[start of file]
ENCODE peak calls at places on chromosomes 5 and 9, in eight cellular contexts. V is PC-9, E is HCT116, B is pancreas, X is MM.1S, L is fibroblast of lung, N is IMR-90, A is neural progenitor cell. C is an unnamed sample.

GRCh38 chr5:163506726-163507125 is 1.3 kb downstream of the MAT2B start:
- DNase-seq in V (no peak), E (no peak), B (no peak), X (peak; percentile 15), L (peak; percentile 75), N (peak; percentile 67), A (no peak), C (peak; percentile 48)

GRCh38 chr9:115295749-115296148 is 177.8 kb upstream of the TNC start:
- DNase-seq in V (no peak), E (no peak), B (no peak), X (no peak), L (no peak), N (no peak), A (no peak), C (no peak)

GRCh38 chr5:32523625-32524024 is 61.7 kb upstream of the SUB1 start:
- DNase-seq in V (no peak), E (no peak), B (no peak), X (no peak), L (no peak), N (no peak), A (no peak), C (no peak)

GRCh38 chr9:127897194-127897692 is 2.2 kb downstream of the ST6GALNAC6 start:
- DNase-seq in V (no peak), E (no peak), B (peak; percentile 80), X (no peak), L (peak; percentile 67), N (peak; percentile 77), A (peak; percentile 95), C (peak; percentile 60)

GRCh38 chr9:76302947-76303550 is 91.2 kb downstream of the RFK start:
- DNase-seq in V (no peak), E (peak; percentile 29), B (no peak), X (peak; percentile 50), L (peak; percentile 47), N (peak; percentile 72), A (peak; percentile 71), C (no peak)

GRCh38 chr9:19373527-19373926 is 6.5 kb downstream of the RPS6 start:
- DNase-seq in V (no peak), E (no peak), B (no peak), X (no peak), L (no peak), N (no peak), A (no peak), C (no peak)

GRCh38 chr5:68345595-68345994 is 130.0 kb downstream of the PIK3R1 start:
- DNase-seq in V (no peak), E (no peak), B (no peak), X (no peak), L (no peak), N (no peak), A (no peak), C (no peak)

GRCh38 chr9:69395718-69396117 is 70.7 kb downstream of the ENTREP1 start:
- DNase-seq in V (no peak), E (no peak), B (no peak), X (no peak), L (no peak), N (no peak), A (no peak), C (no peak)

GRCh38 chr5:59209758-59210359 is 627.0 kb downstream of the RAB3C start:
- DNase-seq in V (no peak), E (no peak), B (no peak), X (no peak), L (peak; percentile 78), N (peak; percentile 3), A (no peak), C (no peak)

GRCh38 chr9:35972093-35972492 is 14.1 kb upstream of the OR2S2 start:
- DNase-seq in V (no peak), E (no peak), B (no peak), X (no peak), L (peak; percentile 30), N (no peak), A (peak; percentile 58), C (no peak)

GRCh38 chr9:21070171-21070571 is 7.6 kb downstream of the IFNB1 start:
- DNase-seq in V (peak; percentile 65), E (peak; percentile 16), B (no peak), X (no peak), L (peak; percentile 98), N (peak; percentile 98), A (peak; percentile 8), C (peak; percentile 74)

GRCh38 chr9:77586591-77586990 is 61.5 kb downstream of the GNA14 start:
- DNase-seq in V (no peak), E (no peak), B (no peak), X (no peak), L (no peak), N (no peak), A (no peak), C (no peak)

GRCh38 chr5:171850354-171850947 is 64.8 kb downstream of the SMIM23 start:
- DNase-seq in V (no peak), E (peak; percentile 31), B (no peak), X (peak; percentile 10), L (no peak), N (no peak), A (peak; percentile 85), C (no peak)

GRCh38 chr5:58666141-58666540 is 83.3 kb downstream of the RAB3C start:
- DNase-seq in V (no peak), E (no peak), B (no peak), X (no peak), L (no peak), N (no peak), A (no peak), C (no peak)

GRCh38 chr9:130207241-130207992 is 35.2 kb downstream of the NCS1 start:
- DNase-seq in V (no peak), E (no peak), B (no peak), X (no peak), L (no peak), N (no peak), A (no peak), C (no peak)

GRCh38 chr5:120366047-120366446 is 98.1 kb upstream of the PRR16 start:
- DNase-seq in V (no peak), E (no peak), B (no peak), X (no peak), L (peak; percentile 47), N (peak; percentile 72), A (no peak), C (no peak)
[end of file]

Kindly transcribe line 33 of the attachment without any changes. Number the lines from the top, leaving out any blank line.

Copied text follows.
- DNase-seq in V (no peak), E (no peak), B (no peak), X (no peak), L (peak; percentile 47), N (peak; percentile 72), A (no peak), C (no peak)